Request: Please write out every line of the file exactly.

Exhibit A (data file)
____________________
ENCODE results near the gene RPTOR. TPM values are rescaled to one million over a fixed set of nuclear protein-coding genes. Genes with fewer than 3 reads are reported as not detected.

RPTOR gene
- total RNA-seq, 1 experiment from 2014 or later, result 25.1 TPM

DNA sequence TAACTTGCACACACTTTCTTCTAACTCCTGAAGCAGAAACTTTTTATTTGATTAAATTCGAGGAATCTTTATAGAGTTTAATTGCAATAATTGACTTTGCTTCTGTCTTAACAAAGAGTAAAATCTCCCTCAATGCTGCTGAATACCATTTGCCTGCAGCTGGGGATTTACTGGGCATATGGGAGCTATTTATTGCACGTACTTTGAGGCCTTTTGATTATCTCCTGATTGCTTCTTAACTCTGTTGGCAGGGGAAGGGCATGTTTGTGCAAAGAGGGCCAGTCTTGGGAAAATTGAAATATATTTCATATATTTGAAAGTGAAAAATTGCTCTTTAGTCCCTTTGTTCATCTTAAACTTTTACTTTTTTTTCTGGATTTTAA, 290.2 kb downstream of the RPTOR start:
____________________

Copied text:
ENCODE results near the gene RPTOR. TPM values are rescaled to one million over a fixed set of nuclear protein-coding genes. Genes with fewer than 3 reads are reported as not detected.

RPTOR gene
- total RNA-seq, 1 experiment from 2014 or later, result 25.1 TPM

DNA sequence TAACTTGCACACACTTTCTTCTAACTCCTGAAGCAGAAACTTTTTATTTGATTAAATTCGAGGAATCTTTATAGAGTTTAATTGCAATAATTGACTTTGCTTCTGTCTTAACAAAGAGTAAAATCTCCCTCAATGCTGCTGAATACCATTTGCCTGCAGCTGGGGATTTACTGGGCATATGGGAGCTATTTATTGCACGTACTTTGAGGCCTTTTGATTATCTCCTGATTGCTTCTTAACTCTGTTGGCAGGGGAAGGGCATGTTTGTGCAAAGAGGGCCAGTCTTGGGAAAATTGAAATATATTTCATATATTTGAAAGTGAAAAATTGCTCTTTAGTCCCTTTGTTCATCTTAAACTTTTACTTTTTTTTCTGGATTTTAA, 290.2 kb downstream of the RPTOR start: